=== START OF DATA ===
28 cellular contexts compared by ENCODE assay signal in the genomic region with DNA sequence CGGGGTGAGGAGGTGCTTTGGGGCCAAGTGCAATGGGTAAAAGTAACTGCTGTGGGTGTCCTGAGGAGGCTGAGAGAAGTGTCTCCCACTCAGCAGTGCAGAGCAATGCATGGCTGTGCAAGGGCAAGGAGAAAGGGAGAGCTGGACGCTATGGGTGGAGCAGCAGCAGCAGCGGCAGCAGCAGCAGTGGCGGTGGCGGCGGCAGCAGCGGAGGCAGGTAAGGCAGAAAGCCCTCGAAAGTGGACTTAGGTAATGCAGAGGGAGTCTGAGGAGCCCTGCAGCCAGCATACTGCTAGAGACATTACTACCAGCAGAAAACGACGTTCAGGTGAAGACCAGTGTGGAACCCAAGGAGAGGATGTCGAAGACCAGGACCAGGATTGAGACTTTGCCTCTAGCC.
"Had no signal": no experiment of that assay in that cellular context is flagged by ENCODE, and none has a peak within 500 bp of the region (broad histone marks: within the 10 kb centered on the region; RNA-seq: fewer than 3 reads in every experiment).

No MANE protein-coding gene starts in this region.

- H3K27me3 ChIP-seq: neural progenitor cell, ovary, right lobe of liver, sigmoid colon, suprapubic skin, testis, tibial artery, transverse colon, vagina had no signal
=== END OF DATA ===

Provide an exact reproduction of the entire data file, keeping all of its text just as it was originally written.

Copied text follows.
28 cellular contexts compared by ENCODE assay signal in the genomic region with DNA sequence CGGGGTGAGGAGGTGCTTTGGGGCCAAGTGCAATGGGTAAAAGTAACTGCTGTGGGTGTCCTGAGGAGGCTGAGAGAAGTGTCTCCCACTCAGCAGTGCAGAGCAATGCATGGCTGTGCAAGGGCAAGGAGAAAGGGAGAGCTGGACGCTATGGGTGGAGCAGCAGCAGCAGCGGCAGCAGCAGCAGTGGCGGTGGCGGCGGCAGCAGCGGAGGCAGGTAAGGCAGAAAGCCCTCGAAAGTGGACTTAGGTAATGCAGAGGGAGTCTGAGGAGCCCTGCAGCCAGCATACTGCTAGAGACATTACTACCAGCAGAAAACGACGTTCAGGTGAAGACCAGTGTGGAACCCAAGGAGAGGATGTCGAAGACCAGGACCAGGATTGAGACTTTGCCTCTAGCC.
"Had no signal": no experiment of that assay in that cellular context is flagged by ENCODE, and none has a peak within 500 bp of the region (broad histone marks: within the 10 kb centered on the region; RNA-seq: fewer than 3 reads in every experiment).

No MANE protein-coding gene starts in this region.

- H3K27me3 ChIP-seq: neural progenitor cell, ovary, right lobe of liver, sigmoid colon, suprapubic skin, testis, tibial artery, transverse colon, vagina had no signal